Millennials may kill chain restaurants and remain in crippling debt, but we fancy AF. You can tell just by searching the phrase #roséallday on Instagram and scrolling through well-filtered photographic evidence. It’s a status play, showcasing that not only are our tastes refined, but that we’re drinking rosé somewhere special or maybe just outdoors overlooking some body of water with a conveniently timed sunset.
Not content to just remain in varying hues of pink wine, rosé has entered the beer and cider world as well. One of the finest cider-makers in New England is Shackbury, based out of the small town of Vergennes, Vermont (population 2,599, which is, amazingly, the ninth most populous city in the state).
At Shacksbury, co-founder David Dolginow told me that they aim to make “cider that is both daring and complex.” For too long, cider has existed as a sweeter, gluten-free alternative to beer. Ciders made by places like Shacksbury are changing this notion by crafting versions that are just as elegant and refined as some beers. Their Rosé, which comes in 12-oz. cans, is a fitting example. It’s billed as a “brunch” cider, which is fitting because it was made in collaboration with the Brooklyn, New York restaurant Sundays in Brooklyn.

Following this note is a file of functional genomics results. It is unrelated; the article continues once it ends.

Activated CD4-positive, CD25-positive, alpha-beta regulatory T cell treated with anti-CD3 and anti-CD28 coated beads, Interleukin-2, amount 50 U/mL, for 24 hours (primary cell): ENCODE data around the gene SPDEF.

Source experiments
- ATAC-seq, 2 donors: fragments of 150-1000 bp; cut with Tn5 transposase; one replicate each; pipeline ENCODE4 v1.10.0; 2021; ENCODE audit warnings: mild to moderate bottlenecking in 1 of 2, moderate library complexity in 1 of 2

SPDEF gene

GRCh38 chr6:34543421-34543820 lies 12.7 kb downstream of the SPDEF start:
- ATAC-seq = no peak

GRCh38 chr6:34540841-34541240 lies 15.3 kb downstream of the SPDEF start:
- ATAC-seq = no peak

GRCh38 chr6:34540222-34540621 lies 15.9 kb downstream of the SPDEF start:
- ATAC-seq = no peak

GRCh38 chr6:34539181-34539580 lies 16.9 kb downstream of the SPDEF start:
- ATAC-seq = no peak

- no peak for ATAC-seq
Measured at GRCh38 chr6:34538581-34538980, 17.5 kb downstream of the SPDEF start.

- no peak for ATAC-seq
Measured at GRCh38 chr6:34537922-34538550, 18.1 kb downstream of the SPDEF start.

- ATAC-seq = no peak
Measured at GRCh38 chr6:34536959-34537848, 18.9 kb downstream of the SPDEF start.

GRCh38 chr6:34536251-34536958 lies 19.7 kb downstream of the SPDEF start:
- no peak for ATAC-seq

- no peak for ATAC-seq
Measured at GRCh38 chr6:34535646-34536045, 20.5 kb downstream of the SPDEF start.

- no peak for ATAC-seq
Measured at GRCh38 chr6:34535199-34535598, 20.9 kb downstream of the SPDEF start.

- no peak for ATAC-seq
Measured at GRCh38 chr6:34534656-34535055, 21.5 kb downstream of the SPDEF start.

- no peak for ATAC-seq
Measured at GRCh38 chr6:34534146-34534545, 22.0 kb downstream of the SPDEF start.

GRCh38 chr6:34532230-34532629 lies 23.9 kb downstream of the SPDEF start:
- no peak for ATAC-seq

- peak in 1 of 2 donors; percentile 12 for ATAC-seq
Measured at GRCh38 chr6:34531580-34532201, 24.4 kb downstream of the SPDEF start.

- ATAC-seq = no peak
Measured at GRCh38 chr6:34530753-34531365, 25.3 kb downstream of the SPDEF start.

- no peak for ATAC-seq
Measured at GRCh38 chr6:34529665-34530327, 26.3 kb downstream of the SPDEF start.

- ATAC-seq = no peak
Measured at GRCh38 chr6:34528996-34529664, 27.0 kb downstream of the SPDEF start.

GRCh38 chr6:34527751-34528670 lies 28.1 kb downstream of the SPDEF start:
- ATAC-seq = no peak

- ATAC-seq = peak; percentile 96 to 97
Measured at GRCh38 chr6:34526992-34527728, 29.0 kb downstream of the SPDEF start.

It’s a rosé that’s deceptively drinkable.”
Made with apples picked from an orchard less than 20 miles away and aged on local grape skins, the Rosé is a dry cider with just a slight hint of residual sugars. It pours a dark pink with healthy bubbles of carbonation. There are sweet fruit notes of strawberry and peach. It’s also got that slight tartness that reminds you it’s a cider and not a wine. The 6% ABV is just high enough to keep you honest—the perfect accompaniment to filling up on eggs benedict and hashbrowns.
It’s a rosé that’s deceptively drinkable. It’ll be gone before your food arrives, so make sure you order another, get the perfect filter ready and let the world know where you are.